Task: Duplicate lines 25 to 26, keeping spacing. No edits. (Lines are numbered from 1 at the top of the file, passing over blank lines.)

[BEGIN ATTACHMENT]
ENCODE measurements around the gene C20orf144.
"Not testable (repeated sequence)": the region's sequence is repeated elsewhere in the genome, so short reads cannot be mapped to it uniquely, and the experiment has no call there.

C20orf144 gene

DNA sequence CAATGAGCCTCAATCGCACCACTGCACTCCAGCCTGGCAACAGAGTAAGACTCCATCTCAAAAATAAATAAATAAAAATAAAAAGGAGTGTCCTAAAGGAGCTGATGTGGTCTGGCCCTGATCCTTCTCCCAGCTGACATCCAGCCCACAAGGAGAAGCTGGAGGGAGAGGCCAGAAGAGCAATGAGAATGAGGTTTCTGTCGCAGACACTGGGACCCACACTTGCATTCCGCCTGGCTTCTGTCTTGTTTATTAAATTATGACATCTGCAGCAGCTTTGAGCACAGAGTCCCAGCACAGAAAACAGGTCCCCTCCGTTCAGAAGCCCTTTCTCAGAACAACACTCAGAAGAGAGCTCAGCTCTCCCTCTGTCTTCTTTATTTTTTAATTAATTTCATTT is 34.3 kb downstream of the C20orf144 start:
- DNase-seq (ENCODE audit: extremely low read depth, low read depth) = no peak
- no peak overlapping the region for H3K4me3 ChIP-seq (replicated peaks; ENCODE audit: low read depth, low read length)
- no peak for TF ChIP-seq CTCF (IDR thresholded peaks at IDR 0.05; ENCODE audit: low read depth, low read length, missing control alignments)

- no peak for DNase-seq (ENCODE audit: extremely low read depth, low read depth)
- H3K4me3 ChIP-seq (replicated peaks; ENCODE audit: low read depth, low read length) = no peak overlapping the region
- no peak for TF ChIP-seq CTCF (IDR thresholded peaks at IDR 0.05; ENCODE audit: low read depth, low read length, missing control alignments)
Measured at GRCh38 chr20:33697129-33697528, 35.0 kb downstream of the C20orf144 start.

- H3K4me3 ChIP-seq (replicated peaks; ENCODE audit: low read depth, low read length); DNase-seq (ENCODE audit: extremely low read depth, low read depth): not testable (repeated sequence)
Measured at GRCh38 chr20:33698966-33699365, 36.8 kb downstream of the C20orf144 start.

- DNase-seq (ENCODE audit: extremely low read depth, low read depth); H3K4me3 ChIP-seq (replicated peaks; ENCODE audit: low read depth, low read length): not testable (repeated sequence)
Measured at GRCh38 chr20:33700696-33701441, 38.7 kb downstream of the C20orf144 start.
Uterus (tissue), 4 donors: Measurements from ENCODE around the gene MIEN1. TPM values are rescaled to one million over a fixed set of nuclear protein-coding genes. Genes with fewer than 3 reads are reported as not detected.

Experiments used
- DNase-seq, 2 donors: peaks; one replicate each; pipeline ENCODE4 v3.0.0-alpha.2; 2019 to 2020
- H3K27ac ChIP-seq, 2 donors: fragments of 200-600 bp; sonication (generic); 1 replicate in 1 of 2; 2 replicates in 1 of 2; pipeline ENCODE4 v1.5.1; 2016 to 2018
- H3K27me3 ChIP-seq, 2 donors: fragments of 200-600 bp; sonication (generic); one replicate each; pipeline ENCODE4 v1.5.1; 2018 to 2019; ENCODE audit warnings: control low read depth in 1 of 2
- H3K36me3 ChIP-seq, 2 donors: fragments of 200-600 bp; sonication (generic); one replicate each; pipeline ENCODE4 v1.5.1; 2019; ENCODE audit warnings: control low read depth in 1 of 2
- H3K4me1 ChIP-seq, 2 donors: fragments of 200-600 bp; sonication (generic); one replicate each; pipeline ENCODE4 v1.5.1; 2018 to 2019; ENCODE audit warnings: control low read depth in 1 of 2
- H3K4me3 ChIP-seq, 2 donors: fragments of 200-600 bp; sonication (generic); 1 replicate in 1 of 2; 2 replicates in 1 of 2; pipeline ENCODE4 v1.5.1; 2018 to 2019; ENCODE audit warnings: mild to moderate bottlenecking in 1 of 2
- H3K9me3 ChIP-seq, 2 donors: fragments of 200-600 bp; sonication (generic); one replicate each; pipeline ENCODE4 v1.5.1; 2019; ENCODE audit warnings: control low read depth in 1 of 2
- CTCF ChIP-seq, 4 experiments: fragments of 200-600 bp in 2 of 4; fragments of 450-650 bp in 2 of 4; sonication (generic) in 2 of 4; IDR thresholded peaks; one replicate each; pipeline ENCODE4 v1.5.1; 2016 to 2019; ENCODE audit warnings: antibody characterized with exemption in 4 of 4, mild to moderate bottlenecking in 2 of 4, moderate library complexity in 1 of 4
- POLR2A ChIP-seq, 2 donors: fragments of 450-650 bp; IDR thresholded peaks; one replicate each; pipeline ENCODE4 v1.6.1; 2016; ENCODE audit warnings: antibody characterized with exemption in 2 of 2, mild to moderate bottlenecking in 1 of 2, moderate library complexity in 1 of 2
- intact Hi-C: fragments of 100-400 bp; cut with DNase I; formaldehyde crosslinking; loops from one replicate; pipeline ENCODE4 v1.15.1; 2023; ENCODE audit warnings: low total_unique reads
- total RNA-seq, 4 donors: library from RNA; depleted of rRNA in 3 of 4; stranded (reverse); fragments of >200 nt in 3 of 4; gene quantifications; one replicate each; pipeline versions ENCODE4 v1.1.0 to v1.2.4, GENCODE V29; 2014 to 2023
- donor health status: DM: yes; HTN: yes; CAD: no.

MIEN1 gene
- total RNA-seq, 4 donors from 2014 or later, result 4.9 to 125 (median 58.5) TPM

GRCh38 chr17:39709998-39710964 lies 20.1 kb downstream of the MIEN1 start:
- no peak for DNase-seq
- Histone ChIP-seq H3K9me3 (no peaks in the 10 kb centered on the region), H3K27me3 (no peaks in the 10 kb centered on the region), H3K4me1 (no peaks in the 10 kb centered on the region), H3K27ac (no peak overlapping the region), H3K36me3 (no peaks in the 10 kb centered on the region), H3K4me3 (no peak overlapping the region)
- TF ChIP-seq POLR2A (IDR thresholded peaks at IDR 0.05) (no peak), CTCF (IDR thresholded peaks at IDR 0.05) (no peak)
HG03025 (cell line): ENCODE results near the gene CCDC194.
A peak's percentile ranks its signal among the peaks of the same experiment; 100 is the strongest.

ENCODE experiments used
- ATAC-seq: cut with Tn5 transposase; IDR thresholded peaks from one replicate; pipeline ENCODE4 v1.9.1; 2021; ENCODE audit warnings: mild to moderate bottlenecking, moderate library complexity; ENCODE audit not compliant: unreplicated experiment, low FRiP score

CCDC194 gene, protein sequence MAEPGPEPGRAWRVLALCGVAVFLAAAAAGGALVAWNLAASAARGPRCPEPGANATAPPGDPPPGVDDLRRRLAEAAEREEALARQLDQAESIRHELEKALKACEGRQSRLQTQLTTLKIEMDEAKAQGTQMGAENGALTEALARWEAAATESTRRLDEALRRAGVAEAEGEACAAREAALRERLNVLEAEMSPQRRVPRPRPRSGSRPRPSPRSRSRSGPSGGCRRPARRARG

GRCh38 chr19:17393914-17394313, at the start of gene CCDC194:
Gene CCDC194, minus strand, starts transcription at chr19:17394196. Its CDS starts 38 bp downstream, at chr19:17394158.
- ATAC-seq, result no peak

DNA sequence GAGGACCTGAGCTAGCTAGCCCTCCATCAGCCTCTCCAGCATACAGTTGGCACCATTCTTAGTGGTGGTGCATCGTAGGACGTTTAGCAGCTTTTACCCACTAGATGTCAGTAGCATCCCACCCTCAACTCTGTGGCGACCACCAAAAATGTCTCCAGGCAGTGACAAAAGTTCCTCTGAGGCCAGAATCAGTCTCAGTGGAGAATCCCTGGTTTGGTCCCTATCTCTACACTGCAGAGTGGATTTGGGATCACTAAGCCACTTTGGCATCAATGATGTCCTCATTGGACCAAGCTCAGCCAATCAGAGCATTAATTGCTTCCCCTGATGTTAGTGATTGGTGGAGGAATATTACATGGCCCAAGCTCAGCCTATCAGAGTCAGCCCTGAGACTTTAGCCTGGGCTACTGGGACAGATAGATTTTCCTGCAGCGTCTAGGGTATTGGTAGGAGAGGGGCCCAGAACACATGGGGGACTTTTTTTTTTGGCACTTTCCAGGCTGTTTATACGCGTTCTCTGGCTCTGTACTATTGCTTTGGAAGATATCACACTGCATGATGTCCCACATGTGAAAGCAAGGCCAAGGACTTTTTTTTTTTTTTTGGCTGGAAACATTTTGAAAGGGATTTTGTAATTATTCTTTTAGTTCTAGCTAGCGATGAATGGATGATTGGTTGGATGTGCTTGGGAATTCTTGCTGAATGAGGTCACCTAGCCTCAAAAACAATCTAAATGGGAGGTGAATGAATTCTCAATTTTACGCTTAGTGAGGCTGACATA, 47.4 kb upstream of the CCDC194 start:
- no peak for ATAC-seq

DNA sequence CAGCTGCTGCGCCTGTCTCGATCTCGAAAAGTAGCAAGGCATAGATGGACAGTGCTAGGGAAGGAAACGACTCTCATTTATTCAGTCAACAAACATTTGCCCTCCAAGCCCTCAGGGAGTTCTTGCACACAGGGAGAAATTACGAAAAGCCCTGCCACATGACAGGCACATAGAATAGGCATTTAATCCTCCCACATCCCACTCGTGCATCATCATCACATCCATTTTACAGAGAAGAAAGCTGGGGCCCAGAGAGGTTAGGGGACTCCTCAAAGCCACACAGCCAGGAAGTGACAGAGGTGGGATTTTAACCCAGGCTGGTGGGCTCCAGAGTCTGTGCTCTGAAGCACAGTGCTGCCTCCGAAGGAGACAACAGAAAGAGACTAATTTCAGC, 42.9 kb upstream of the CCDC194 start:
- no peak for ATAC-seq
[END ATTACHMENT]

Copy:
- CTCF ChIP-seq, 4 experiments: fragments of 200-600 bp in 2 of 4; fragments of 450-650 bp in 2 of 4; sonication (generic) in 2 of 4; IDR thresholded peaks; one replicate each; pipeline ENCODE4 v1.5.1; 2016 to 2019; ENCODE audit warnings: antibody characterized with exemption in 4 of 4, mild to moderate bottlenecking in 2 of 4, moderate library complexity in 1 of 4
- POLR2A ChIP-seq, 2 donors: fragments of 450-650 bp; IDR thresholded peaks; one replicate each; pipeline ENCODE4 v1.6.1; 2016; ENCODE audit warnings: antibody characterized with exemption in 2 of 2, mild to moderate bottlenecking in 1 of 2, moderate library complexity in 1 of 2